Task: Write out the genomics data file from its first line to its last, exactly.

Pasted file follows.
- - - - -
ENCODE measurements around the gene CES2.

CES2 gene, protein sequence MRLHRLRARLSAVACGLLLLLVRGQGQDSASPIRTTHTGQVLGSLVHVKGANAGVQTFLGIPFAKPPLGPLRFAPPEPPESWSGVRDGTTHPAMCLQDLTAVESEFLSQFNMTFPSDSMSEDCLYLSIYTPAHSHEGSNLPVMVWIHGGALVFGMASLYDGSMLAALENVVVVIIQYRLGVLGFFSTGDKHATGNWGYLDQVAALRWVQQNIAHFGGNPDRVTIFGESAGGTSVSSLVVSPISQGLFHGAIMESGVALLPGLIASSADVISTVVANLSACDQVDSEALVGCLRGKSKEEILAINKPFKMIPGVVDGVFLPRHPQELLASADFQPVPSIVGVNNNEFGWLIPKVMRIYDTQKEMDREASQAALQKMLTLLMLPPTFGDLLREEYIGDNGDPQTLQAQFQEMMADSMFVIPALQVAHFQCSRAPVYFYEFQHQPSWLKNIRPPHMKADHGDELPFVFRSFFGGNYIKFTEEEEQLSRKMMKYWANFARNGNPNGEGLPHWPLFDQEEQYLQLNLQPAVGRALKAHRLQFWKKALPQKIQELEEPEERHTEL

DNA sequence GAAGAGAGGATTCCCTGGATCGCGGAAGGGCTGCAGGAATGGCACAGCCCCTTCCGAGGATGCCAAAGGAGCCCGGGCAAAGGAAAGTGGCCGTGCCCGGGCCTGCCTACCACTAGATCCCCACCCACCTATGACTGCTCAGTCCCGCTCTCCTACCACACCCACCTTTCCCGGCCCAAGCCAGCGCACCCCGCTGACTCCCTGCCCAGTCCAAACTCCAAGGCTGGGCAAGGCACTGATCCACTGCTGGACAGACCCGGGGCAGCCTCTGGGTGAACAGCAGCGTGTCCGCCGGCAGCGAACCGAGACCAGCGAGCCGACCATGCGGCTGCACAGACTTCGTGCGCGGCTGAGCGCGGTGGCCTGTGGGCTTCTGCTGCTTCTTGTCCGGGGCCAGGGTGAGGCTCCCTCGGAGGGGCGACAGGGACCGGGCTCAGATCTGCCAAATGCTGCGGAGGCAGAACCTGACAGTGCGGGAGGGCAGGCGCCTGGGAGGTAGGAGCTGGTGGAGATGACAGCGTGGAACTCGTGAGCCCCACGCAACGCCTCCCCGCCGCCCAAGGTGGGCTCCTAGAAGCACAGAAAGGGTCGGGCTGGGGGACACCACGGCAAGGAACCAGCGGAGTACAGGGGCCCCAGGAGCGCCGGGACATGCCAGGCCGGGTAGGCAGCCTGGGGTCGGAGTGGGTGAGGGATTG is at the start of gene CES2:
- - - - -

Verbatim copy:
ENCODE measurements around the gene CES2.

CES2 gene, protein sequence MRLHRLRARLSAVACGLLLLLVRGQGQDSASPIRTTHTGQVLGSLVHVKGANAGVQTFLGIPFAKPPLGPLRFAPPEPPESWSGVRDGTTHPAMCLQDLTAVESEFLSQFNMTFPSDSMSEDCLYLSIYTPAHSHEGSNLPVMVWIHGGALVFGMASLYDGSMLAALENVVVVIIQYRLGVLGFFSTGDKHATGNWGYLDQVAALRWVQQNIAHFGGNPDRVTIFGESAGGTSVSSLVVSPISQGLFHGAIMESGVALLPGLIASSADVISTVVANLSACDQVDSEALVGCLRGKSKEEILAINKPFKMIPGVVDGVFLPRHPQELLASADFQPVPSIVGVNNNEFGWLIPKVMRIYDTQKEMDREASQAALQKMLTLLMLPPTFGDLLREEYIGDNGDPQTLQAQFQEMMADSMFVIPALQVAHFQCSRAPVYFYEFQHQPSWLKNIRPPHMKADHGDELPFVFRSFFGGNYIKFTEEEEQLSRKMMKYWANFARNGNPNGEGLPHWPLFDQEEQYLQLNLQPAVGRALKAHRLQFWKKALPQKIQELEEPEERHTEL

DNA sequence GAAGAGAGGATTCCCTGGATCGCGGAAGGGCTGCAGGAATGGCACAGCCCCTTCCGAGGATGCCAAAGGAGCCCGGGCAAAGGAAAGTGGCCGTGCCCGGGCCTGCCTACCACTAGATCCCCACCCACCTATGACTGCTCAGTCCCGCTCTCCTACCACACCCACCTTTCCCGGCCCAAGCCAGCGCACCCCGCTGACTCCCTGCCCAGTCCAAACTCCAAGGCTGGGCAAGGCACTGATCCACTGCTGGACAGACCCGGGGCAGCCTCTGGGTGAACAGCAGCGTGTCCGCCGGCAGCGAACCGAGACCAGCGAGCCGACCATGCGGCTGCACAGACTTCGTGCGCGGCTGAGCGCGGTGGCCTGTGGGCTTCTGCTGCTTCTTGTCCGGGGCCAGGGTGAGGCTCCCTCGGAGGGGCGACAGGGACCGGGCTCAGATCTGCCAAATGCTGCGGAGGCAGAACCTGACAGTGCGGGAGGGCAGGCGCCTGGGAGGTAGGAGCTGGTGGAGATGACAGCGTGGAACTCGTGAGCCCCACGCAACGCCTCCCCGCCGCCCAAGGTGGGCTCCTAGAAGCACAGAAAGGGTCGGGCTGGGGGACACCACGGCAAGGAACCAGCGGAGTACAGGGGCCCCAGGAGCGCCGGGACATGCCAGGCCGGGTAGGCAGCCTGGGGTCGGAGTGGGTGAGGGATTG is at the start of gene CES2: